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Lots of applications for so many business sectors, totally brilliant for bands (and their tribes of followers) and, in my not very humble opinion, the church could take note too ;-)

P

Monday, 21 September 2009

Sacred idleness...

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Work is not always required; There is such a thing as sacred idleness, the cultivation of which is fearfully neglected.

George MacDonald (1824-1903)

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Friday, 18 September 2009

The two kinds of new...

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Here is a collection of assets to support the audio of Rob Bell's second talk at Greenbelt 2009. Viewing the youtube.com videos will fill in music missing from the audio for copyright reasons.

The first picture he showed was a photograph taken on his cellphone (bet it's an iPhone!) of Desmond Tutu and the Dalai Lama embracing when Rob was up close and personal at a special event. Have Twittered Rob to see if we can add his pic, meanwhile:


Then Rob talked about round the globe sailor Joshua Slocomb, 1st pic from GB official photographer Jonathon Watkins:


This was supported by a picture of the vessel, 'Spray', which Joshua had rebuilt over a 3 year period and then set sail in (my view from afar!):




After Rob showed a lady of 73, he also showed a photo of legendary composer and producer Brian Eno at 60:


Having already introduced some of Johnny Cash's work in his Saturday talk, Rob showed the sensational video of Johnny's cover of Nine Inch Nails' 'Hurt':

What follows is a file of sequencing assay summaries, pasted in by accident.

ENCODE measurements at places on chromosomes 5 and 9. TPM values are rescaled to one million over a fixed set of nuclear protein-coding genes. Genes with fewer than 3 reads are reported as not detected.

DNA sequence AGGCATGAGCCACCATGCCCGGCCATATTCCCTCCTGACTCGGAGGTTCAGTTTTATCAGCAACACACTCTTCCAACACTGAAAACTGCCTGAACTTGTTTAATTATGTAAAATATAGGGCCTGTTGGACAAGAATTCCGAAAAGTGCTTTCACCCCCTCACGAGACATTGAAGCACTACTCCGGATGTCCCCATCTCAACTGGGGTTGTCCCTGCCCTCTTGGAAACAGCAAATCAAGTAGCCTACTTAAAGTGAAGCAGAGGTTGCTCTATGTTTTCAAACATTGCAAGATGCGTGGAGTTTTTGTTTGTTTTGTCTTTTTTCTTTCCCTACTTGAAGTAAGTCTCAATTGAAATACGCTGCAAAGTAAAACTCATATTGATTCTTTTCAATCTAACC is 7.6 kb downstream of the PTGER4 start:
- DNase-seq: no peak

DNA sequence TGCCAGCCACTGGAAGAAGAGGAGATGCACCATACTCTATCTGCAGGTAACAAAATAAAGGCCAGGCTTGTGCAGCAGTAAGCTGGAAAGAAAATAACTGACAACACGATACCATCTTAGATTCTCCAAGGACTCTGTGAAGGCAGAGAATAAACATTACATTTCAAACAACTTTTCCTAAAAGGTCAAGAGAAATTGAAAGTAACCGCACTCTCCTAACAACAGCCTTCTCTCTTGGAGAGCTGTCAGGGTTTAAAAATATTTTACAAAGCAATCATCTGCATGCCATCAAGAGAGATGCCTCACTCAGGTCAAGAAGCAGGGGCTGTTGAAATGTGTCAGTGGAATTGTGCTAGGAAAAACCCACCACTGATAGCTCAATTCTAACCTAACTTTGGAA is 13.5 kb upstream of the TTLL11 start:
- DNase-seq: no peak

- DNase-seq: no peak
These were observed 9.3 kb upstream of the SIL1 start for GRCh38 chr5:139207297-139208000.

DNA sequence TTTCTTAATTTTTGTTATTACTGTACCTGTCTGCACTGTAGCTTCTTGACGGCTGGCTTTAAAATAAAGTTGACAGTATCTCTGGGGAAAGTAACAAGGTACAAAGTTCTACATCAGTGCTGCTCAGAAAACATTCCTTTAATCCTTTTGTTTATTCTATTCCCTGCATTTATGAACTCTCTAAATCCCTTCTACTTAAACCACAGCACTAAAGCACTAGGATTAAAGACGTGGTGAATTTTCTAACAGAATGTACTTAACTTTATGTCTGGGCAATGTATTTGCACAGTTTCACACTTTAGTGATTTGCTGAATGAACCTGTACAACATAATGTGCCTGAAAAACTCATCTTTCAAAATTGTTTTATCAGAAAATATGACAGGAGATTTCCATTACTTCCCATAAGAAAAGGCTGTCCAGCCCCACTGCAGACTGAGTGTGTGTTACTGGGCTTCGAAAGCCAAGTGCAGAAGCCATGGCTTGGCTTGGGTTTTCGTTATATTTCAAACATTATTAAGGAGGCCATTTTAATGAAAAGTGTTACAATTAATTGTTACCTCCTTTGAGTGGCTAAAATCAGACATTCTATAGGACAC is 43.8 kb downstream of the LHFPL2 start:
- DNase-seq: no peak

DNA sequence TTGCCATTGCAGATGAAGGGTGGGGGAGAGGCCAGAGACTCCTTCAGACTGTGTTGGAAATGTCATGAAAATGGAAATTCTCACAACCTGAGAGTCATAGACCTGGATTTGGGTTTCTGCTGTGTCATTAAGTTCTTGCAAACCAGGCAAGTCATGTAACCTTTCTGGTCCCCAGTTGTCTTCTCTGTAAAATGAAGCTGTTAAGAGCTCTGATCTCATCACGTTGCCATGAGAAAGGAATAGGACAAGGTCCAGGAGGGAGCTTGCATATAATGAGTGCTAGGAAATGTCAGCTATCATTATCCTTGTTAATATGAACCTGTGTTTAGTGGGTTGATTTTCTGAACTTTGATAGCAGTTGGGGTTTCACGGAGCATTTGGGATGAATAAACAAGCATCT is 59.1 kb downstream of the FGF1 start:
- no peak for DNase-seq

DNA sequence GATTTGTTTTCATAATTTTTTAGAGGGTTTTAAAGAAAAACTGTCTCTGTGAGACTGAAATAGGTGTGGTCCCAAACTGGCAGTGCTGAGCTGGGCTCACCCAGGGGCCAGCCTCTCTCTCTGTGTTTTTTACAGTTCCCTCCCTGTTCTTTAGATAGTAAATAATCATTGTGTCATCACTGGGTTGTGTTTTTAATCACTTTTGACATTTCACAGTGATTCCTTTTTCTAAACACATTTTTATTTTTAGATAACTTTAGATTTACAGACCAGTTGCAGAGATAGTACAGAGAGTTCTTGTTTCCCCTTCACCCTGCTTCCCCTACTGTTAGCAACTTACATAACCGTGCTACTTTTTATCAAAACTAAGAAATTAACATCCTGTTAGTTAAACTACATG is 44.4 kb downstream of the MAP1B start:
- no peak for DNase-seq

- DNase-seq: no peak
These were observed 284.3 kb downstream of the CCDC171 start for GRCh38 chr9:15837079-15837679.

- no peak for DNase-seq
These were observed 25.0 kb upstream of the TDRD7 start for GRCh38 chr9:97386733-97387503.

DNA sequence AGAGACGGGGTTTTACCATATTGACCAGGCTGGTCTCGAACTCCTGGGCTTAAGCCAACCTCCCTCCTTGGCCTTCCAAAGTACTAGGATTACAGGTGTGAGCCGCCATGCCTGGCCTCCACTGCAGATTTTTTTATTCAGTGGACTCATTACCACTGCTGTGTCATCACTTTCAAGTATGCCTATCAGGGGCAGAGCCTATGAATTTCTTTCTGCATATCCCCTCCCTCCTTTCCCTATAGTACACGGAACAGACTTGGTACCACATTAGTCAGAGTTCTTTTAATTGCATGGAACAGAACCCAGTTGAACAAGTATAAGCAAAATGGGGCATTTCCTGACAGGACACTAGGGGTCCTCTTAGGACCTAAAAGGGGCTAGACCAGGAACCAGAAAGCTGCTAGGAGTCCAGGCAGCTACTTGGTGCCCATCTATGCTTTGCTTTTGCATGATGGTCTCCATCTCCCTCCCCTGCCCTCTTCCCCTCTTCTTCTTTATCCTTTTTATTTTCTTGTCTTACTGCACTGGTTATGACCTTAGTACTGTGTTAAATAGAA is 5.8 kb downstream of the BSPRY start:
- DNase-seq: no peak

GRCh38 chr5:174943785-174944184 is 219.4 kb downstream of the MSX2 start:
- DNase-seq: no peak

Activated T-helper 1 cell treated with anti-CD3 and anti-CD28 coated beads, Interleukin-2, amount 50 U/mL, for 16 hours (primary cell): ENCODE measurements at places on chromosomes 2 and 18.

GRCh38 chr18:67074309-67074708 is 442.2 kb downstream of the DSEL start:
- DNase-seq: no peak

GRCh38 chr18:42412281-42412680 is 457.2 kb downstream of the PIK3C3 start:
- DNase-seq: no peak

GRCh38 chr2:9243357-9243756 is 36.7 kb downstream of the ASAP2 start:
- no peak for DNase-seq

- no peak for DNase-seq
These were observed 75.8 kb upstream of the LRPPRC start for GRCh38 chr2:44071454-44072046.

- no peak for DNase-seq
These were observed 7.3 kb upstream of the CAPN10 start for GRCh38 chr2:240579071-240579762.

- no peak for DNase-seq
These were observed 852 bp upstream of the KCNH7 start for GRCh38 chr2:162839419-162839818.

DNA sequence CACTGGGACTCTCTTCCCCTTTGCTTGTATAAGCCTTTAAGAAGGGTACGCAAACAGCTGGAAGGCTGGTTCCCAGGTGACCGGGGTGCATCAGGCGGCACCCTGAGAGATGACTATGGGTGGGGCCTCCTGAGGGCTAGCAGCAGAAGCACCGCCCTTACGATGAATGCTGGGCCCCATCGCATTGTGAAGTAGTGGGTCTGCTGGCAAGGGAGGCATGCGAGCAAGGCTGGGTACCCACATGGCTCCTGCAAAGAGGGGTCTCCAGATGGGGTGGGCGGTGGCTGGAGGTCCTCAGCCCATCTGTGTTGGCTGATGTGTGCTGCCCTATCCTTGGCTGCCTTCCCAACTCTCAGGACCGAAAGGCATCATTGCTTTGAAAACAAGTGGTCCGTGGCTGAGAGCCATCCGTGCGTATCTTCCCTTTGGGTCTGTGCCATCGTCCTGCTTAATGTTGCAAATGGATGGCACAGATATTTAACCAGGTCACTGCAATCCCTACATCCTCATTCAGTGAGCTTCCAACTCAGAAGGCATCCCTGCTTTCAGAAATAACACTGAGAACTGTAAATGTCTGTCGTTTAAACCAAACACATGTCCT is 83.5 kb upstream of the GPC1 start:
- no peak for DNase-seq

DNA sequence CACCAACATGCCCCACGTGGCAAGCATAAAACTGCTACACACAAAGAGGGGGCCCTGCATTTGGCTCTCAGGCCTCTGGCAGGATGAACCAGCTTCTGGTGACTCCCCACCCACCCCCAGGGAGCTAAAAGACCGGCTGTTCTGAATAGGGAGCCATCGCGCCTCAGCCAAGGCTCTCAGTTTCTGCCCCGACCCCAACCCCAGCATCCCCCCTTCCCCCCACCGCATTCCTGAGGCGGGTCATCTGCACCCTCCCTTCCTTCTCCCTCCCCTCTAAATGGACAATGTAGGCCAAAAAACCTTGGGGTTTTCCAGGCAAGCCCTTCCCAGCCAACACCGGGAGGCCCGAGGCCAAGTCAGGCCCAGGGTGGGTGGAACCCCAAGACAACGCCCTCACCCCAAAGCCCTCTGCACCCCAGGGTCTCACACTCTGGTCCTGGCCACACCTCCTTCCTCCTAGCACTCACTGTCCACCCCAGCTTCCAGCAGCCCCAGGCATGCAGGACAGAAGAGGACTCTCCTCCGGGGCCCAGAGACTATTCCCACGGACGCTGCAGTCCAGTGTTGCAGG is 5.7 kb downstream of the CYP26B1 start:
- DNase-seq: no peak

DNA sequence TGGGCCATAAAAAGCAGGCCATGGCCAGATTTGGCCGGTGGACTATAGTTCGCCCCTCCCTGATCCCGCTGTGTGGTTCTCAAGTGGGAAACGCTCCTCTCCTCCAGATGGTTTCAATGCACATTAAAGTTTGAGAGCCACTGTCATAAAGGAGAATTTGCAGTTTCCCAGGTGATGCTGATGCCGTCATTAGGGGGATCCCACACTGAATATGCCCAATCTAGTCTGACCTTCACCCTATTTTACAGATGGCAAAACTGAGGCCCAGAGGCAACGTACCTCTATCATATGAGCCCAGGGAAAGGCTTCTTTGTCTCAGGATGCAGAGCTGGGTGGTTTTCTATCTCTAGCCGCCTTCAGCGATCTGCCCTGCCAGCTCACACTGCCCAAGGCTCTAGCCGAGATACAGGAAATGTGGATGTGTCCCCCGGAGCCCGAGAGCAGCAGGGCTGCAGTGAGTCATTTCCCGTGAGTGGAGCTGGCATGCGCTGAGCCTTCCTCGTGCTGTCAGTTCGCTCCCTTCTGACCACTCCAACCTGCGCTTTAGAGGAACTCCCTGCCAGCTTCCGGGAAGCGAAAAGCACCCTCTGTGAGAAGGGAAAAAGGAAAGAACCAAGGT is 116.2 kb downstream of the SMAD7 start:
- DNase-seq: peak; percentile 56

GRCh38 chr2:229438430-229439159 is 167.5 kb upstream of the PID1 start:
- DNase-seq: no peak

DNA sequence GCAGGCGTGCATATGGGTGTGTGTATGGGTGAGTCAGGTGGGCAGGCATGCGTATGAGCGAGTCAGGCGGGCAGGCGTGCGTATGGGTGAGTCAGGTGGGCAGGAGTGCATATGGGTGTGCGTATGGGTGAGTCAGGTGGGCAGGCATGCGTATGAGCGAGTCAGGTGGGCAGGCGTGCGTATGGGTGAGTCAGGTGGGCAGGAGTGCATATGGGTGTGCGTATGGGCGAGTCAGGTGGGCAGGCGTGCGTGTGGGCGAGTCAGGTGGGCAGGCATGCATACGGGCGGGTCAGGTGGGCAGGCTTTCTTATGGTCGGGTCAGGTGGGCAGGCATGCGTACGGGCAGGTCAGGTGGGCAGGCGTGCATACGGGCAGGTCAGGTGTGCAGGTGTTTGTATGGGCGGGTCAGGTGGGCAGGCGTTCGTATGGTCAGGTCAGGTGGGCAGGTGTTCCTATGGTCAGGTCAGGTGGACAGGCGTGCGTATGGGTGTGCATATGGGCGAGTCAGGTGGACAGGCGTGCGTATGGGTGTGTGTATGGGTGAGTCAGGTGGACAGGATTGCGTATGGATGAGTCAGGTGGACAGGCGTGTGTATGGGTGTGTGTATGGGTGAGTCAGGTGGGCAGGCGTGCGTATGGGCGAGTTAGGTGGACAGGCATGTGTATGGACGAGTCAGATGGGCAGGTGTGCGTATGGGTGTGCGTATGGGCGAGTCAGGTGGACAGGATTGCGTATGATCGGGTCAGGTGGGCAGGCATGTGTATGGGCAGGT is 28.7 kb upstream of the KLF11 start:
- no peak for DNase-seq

It would be impossible to capture the interaction Rob had with the lady signing for the deaf, you had to be there! The picture he put up was of Flo-Rida and the 'hit' was played, here's the song with a pic:




If you haven't already bought the audio, available here from the Greenbelt Webshop I thoroughly recommend listening, it was hugely inspiring, uplifting and challenging.

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Monday, 14 September 2009

Harvest Festival

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Saw the very wonderful Seth Lakeman perform last night at Harvest at Jimmy's, a new cosy and intimate festival of food and music at our customer Jimmy's Farm just down the road near Ipswich, Suffolk. Seth is a consumate professional and a seriously gifted musician - launching into his 'defining' solo fiddle and stompbox piece, Kitty Jay, as shown above. This piece illustrates that special place where musician and instrument become as one, a truly uplifting experience which I first witnessed when he headlined at the Greenbelt Festival in 2008. The band is excellent, too, with unfussy, solid drumming, great musical support on guitar from brother Sean, a new guy on guitar/mandolin/etc. and a very tall double bass player.

The event was excellent, too, bearing in mind this was the first time Jimmy's Farm had staged something of this magnitude. Another one of the irrepressible Jimmy Doherty's great ideas!

P